Peninsula Indiae citra Gangem, hoc est, Orae celeberrimae Malabar & Coromandel Cum adjacent Insula non minus celebratissima Ceylon Secundum prototypon Del' Islianum edita, insuperqs novissimis Observationibus correcta, et notates, quae cuivis genti Europaeae possidentur, terries et emporys, aucta, studio. Homannianorum Heredum Noriv. MDCCXXXIII Cum Privilegio S.C.M.
22 x 19 in (55.88 x 48.26 cm)
A rare map of India and Ceylon issued in 1733 by the Homann Heirs. Covers the subcontinent roughly from Bombay south to Cape Comorin and includes all of Ceylon (Sri Lanka). Homan offers good detail along the coast naming numerous ports and, where appropriate, appending either an English, French, Danish, Dutch or Portuguese flag to indicate the European power laying claim to that port. The interior is more vague, though many of the major caravan routes are noted, if only speculatively. There are numerous annotations in Latin throughout. Homann also identifies various battle sites associated with the southward progress of the Mughal Empire in 1707. When Homann drew this map, only Madras, Malabar, Ceylon, and the European ports remained independent of Mughal control. A large title cartouche depicting Indian traders and an elephant appears in the lower left quadrant.
Homann Heirs (1730 - 1848) were a map publishing house based in Nurenburg, Germany, in the middle to late 18th century. After the great mapmaker Johann Baptist Homann's (1664 - 1724) death in 1724, management of the firm passed to his son Johann Christoph Homann (1703 - 1730). J. C. Homann, perhaps realizing that he would not long survive his father, stipulated in his will that the company would be inherited by his two head managers, Johann Georg Ebersberger (1695 - 1760) and Johann Michael Franz (1700 - 1761), and that it would publish only under the name 'Homann Heirs'. This designation, in various forms (Homannsche Heirs, Heritiers de Homann, Lat Homannianos Herod, Homannschen Erben, etc..) appears on maps from about 1731 onwards. The firm continued to publish maps in ever diminishing quantities until the death of its last owner, Christoph Franz Fembo (1781 - 1848). Learn More...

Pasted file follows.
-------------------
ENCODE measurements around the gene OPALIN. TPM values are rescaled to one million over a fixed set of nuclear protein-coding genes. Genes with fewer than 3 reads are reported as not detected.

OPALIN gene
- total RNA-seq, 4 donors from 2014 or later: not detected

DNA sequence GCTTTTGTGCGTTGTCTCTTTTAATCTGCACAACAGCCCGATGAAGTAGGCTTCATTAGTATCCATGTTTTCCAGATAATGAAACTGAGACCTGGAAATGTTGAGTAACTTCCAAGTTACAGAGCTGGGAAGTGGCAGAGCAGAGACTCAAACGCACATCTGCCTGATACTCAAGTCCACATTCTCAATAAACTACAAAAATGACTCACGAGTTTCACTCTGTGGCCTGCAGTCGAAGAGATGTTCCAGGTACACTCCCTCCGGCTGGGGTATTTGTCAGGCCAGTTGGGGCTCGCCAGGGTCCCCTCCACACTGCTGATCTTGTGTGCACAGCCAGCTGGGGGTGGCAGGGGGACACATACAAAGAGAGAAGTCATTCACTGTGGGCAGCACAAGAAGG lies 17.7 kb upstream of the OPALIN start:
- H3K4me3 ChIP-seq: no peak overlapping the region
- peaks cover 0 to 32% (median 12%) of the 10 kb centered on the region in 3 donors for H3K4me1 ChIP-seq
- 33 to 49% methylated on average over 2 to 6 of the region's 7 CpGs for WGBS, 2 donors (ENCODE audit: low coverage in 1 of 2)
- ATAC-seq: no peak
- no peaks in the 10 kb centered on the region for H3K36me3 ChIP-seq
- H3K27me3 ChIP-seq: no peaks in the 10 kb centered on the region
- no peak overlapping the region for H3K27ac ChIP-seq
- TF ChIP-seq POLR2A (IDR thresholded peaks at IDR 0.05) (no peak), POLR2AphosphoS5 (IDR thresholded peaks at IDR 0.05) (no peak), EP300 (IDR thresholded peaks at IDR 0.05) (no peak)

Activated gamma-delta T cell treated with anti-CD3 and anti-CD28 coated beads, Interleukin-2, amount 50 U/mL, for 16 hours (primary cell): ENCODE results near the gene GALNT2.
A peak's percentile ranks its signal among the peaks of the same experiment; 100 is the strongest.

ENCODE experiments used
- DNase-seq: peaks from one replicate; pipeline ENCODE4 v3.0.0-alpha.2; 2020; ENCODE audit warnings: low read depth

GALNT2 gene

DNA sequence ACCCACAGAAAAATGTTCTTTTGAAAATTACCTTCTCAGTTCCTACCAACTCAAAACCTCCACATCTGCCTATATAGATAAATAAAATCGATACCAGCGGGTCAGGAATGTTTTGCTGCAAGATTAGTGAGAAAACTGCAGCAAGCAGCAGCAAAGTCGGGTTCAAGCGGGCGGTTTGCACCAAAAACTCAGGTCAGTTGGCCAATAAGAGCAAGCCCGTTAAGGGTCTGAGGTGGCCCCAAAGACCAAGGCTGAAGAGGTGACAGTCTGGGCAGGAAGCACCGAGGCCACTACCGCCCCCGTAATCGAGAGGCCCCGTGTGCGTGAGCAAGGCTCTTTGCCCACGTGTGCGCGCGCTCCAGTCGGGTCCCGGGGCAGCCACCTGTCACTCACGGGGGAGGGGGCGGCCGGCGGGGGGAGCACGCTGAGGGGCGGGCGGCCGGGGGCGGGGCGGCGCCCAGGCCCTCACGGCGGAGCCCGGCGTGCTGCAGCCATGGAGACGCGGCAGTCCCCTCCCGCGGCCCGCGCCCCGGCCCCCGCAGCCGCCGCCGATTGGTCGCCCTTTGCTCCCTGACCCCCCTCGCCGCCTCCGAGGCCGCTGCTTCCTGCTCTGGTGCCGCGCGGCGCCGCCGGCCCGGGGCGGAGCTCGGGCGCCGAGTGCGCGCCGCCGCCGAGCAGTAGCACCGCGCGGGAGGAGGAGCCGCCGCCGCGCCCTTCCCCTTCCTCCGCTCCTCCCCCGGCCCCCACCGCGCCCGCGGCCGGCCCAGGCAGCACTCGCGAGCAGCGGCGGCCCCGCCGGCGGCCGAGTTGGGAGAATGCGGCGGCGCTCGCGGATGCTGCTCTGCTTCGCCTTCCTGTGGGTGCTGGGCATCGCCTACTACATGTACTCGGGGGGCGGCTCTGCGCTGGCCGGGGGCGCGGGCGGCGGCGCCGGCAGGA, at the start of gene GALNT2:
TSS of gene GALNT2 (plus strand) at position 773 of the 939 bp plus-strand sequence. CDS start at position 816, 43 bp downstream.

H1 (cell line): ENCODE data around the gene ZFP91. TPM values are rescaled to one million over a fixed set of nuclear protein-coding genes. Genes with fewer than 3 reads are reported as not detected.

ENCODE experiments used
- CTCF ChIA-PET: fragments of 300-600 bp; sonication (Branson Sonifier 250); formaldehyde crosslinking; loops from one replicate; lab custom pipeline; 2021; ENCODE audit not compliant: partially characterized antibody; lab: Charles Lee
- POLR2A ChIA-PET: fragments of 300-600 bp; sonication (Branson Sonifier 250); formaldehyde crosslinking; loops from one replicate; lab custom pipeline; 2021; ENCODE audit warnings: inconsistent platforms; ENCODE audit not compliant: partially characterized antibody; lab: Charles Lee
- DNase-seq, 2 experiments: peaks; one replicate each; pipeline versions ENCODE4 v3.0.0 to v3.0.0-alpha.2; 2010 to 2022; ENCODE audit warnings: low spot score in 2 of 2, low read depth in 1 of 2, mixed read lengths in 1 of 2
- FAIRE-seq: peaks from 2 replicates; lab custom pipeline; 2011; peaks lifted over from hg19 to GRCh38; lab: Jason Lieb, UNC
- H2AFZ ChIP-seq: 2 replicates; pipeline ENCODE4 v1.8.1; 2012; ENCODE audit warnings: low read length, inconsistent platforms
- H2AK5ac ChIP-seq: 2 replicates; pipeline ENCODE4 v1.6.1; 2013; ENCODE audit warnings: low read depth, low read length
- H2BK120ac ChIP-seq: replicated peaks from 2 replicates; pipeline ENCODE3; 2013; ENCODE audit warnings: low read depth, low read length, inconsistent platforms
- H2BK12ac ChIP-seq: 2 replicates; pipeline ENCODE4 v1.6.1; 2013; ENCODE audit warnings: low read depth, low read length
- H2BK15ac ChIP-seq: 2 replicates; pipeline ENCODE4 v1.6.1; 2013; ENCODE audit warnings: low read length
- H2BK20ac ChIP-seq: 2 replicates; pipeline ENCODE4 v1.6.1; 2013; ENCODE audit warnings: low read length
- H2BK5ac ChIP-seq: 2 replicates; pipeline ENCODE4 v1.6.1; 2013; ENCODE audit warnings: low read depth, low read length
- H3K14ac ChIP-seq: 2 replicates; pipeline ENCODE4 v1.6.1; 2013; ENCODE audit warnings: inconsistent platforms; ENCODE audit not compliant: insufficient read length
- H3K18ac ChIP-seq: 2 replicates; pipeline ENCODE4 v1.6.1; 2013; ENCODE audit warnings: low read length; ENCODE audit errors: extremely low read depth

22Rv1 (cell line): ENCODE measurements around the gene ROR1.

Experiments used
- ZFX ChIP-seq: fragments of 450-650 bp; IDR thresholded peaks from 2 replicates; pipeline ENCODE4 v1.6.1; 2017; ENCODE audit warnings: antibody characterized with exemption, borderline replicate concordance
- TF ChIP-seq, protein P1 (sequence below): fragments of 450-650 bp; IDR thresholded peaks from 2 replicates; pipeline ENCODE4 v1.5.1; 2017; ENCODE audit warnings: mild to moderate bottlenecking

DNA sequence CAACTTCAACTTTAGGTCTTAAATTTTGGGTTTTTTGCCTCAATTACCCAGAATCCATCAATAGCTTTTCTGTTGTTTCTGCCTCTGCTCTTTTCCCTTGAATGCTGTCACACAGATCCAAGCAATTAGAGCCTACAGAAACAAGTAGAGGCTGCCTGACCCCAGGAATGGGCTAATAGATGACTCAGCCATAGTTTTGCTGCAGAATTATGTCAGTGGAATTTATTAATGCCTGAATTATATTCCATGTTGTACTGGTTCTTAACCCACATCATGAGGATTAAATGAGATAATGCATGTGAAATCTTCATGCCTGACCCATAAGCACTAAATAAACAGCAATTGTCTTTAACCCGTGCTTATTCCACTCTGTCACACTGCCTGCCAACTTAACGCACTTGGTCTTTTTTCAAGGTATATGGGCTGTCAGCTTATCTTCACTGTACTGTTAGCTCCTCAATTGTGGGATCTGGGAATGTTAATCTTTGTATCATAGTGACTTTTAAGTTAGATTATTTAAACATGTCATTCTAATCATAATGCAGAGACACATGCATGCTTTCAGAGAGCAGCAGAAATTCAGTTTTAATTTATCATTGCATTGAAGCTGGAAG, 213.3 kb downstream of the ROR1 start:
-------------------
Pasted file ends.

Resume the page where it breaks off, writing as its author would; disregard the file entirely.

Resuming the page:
Seutter, Matthaeus, Atlantis Geographicus Maior, [Grosser Atlas], Pts. 1 and 2, Nuremberg: Homann Erben, 1734-1781.
Good condition. Some creasing. Minor wear and discoloration along original centerfold and left margin. Else clean.
University of Washington Libraries, Rare Map Division, Atlas 912 At651.